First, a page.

As promised, the IRS has implemented streamlined filing compliance procedures for nonresident U.S. taxpayers considered “low-risk” and who have not filed income tax returns and FBARs. The program, effective September 1, Protected content an expedited review, with no penalties for qualifying taxpayers. For those taxpayers who would like a streamlined review, a new questionnaire must be completed and new instructions provided by the IRS must be followed.
Here is how the program works. U.S. Taxpayers who have lived abroad since Protected content have not filed U.S. income tax returns during that period may participate if they are deemed “low-risk”. The taxpayers must submit three years of federal income tax returns and six years of FBARs. Valid taxpayer identification numbers must be included on all returns. Returns with less than $1,500 in taxes due each year will fall into the low-risk category resulting in less scrutiny, expedited reviews, and no penalties. Taxpayers who owe more than $1,500 in tax each year can still qualify but will undergo a more thorough review by the IRS.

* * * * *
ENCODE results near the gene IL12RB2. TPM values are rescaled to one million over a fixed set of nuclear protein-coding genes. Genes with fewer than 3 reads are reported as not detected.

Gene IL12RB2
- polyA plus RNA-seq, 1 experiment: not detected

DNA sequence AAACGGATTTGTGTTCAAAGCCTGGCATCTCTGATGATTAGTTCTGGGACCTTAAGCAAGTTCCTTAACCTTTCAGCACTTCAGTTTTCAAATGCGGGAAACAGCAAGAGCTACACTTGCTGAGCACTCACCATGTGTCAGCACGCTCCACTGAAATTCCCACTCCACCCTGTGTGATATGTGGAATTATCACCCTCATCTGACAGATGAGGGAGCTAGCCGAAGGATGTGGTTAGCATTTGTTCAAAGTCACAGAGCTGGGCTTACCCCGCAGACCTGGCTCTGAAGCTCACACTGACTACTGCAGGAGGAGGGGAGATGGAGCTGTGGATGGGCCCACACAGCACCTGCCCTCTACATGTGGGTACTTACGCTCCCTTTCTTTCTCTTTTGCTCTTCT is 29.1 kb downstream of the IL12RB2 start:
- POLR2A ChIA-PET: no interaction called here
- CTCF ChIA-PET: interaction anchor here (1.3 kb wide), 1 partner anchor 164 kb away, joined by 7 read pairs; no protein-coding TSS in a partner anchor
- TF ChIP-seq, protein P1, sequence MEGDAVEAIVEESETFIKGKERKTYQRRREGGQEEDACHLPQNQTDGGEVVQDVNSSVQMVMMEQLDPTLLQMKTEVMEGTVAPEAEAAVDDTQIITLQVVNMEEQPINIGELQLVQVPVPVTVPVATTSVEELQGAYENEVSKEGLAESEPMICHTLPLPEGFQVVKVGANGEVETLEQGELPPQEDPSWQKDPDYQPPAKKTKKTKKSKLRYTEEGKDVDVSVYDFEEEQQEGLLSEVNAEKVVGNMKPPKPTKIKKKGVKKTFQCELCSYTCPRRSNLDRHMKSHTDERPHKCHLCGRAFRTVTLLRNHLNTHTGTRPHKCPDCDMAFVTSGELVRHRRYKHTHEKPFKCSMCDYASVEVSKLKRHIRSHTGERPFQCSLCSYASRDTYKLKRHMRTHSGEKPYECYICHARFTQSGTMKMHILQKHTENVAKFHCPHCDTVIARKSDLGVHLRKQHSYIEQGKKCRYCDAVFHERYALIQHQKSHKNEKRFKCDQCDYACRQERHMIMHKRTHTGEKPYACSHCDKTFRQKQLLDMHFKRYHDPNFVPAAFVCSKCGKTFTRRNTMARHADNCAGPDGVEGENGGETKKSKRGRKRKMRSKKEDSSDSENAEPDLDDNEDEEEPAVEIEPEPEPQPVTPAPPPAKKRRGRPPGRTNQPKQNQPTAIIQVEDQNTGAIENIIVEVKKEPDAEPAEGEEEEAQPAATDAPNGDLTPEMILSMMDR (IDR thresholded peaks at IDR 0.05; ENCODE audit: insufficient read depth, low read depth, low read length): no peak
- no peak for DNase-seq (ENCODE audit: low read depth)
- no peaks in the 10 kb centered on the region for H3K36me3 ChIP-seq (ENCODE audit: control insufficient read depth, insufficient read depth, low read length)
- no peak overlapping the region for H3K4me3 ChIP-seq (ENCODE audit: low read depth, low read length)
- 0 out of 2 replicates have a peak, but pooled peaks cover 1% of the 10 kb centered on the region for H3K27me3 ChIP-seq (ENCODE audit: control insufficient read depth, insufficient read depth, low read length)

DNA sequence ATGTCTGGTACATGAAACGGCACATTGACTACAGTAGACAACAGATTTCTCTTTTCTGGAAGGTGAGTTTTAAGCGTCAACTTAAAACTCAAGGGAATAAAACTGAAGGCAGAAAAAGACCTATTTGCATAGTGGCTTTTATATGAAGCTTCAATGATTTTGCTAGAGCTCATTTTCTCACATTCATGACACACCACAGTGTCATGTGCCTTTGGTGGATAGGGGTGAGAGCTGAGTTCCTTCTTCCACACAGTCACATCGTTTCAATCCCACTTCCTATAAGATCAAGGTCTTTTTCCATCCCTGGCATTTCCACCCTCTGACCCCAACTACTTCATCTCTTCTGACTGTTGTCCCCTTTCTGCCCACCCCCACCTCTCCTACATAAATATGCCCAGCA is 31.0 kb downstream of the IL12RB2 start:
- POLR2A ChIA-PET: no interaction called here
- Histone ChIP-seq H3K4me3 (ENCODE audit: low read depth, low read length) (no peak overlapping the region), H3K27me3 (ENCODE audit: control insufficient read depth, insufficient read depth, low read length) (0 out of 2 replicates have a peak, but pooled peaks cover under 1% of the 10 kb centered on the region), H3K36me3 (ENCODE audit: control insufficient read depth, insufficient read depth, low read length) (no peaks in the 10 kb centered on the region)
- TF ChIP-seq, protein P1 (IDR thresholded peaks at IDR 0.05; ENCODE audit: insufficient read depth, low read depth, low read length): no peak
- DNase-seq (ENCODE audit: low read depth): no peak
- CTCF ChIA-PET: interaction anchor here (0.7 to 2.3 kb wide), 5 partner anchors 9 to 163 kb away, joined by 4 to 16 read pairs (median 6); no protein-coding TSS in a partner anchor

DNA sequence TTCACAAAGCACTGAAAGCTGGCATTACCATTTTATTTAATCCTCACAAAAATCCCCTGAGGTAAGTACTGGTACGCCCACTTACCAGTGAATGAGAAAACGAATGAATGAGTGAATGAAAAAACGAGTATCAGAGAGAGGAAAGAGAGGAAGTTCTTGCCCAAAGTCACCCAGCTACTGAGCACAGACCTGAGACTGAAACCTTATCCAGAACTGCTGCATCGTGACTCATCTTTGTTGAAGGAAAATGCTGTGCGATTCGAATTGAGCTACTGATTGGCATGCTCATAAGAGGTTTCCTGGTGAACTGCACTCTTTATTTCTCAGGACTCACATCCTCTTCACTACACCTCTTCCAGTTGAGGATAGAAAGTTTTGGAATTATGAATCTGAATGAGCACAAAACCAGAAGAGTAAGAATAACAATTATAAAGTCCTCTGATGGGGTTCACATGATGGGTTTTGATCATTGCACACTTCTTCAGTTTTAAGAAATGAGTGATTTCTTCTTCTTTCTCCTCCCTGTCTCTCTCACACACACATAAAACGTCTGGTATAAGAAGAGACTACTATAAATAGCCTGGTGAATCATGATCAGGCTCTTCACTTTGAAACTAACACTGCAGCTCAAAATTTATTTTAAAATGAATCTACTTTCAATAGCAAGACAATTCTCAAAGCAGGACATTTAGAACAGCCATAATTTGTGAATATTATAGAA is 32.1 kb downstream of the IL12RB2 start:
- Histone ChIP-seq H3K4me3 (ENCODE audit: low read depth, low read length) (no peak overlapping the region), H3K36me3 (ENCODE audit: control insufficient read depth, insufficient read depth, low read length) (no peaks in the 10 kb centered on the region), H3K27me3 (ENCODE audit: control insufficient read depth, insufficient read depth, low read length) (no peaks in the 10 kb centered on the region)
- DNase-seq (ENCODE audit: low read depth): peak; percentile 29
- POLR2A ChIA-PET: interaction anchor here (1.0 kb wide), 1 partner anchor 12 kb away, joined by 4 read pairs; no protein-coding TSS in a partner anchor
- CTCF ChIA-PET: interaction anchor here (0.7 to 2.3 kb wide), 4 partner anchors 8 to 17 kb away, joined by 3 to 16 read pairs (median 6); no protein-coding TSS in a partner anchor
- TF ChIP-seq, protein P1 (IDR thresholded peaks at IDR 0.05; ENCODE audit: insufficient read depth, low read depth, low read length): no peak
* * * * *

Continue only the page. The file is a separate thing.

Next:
Taxpayers would be considered high-risk if one or more of the following factors apply:
• A return claims a refund
• The taxpayer is under IRS audit or investigation
• The taxpayer has received a FBAR warning letter
• The taxpayer has a financial interest in an account or entity outside his or her country of residence
• There is U.S. source income or material economic activity
• The taxpayer engaged in sophisticated tax planning or avoidance
Some critics of the streamlined procedures believe that the qualifications for low-risk status are too strict and that few taxpayers will be able to take advantage of the program.
The streamlined program does not provide criminal prosecution protection. If that is a concern, the IRS recommends taxpayers consider the Offshore Voluntary Disclosure Program (OVDP). If you have questions or concerns related to nonresident filing, please contact James C. Sexton, Jr. at Esquire Group for a consultation.
Please contact James C. Sexton, Jr. with questions or comments.